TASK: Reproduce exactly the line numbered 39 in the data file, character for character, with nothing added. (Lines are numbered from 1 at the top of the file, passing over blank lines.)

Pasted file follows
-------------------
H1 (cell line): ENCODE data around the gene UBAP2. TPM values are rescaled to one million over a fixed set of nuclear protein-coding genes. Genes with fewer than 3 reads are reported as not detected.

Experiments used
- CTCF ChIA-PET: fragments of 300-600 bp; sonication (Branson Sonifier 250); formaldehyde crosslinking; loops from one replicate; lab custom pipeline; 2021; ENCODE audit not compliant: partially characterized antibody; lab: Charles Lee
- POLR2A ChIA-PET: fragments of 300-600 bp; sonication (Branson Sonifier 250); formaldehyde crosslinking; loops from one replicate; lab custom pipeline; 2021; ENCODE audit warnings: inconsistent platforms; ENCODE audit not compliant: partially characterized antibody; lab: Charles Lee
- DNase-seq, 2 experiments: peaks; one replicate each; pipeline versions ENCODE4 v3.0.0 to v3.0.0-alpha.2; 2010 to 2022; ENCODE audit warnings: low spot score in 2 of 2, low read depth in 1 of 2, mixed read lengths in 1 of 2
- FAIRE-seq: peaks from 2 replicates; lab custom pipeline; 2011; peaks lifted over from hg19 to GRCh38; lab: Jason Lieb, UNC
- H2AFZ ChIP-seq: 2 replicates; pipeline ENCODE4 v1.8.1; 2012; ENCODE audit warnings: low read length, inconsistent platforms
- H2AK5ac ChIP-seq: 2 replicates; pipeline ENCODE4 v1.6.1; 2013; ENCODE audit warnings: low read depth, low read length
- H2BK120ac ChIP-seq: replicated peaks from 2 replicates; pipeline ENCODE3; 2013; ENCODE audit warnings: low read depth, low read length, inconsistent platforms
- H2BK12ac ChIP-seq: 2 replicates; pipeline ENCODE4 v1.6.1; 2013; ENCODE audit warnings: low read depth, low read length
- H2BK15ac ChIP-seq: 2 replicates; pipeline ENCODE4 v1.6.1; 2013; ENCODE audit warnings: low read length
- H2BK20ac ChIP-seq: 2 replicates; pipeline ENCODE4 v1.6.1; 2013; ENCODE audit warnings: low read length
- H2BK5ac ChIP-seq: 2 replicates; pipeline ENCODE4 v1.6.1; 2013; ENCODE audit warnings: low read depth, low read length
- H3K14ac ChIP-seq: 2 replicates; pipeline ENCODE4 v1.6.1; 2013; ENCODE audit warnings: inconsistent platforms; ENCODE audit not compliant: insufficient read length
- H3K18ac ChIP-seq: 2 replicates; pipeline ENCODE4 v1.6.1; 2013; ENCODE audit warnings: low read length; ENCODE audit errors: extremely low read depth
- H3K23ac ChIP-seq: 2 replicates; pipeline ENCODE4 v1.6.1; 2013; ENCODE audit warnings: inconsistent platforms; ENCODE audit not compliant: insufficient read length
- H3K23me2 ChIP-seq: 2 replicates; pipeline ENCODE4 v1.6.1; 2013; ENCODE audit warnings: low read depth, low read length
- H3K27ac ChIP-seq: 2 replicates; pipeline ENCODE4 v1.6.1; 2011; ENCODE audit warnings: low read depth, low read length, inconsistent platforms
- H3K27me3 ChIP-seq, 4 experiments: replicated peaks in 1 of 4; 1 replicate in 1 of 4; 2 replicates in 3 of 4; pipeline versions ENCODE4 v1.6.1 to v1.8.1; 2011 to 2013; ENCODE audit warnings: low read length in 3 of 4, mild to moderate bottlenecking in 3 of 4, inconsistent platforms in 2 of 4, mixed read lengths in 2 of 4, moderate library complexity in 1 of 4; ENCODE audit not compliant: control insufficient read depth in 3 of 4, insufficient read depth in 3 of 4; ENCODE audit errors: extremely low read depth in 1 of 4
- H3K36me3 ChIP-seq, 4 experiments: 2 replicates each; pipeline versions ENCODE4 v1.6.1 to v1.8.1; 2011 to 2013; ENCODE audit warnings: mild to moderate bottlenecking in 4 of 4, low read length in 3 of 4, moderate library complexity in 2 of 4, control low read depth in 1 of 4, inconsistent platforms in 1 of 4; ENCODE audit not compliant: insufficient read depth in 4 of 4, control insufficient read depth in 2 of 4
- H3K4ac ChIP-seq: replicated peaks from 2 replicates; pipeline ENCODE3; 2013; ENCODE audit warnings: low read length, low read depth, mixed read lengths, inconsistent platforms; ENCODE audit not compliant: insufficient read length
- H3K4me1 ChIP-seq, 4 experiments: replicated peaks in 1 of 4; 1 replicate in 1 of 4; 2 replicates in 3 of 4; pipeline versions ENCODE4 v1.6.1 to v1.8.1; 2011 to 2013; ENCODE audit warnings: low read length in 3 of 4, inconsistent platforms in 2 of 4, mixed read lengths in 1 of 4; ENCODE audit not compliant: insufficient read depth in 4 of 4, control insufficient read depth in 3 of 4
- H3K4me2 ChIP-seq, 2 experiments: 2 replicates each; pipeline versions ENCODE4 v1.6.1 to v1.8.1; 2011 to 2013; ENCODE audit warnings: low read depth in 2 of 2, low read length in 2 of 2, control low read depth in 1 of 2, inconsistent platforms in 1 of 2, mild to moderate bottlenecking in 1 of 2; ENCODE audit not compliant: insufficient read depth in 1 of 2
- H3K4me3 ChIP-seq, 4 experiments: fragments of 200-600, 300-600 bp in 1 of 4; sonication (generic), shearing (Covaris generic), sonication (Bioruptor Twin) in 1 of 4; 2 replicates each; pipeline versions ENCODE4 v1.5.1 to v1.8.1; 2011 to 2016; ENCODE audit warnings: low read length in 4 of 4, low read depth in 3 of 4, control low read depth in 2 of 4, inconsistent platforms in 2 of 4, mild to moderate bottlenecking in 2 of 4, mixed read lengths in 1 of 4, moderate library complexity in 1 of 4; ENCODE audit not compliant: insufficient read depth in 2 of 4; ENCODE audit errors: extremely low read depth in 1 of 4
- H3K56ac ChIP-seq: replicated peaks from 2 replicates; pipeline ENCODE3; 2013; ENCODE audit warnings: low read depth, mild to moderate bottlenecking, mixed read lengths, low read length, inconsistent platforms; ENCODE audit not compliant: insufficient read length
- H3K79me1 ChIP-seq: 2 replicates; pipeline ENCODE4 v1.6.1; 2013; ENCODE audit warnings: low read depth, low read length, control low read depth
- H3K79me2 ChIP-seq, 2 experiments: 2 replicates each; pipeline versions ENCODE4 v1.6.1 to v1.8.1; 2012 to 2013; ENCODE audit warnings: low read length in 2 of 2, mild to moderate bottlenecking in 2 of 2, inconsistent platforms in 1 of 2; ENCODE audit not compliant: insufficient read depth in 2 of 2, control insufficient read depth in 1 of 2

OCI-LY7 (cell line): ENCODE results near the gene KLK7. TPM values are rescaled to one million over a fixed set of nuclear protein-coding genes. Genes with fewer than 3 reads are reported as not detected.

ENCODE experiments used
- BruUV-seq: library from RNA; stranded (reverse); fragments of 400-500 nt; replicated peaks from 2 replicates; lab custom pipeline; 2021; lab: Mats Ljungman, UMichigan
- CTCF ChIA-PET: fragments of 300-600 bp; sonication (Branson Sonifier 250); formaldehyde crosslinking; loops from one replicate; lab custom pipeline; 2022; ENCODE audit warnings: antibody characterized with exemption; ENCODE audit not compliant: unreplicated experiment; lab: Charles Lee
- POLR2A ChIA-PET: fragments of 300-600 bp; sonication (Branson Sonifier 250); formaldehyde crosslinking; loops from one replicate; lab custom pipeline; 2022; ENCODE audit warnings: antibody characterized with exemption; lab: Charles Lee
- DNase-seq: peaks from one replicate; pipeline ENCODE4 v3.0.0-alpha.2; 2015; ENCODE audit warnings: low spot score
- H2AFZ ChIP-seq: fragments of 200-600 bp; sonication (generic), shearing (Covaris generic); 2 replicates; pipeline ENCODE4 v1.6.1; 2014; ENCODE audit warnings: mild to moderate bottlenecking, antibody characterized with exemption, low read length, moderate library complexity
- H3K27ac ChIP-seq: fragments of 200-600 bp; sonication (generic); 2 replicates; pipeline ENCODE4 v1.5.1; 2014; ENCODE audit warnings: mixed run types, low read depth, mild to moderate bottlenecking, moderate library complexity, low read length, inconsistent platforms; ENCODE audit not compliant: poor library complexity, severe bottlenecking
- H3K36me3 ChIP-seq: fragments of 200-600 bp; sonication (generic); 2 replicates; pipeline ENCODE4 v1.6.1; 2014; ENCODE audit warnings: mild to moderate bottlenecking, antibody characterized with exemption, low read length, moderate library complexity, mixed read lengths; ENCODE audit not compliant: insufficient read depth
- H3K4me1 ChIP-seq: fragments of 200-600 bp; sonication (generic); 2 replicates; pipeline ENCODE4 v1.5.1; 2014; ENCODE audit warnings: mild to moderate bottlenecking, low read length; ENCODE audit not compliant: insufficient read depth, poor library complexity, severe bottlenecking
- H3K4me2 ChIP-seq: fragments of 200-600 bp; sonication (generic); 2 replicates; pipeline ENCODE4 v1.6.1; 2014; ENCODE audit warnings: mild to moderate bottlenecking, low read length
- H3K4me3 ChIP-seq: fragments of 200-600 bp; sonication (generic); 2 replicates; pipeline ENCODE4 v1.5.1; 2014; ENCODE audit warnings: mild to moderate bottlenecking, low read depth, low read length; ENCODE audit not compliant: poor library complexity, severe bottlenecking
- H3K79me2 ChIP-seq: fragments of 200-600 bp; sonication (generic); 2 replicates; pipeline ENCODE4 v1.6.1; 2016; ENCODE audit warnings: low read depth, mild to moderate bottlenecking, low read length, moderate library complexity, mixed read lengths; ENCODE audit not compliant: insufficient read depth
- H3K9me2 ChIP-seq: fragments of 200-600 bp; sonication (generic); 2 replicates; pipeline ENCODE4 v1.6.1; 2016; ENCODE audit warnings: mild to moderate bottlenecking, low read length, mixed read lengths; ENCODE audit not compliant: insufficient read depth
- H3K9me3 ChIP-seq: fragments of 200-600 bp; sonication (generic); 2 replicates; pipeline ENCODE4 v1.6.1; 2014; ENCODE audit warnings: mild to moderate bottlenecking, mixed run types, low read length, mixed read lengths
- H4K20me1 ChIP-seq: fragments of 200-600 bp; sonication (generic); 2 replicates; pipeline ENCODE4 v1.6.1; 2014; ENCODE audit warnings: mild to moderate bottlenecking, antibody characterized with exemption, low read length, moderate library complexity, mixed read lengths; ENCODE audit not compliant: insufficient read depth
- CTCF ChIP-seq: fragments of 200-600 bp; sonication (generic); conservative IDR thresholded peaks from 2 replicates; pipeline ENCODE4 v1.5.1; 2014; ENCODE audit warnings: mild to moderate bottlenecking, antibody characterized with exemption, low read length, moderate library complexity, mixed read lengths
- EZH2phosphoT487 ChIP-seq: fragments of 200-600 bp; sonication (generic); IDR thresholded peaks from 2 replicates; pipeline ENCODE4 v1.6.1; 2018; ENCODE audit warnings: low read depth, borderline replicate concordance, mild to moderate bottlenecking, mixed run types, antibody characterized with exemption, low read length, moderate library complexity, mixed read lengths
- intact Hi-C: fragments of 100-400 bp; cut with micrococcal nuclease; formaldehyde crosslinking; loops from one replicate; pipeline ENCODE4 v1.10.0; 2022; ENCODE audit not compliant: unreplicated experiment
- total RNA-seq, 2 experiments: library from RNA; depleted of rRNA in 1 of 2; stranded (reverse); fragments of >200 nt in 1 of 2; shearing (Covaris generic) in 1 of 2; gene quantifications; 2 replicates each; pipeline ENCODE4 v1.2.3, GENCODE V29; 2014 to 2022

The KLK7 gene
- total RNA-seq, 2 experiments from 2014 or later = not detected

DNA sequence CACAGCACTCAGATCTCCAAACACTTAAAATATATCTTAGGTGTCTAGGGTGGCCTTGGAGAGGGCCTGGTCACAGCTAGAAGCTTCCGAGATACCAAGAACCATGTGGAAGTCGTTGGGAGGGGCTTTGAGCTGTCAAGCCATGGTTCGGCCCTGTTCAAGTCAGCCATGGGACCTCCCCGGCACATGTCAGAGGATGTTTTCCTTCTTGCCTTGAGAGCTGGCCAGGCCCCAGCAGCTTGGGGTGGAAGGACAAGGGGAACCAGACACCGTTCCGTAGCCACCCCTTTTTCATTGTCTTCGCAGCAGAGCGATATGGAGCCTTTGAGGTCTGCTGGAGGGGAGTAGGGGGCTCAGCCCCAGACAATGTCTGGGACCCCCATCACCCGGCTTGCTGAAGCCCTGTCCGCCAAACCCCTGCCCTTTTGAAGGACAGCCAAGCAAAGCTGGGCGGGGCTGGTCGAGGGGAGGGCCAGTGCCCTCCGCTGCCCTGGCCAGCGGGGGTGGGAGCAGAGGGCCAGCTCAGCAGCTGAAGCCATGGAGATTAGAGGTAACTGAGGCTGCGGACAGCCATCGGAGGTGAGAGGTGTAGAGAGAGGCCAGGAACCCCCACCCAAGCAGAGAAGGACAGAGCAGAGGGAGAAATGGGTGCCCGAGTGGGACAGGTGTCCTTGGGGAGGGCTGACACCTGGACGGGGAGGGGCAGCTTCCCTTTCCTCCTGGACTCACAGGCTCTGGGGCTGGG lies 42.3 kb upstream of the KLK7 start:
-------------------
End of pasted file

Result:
- H3K4me3 ChIP-seq: fragments of 200-600 bp; sonication (generic); 2 replicates; pipeline ENCODE4 v1.5.1; 2014; ENCODE audit warnings: mild to moderate bottlenecking, low read depth, low read length; ENCODE audit not compliant: poor library complexity, severe bottlenecking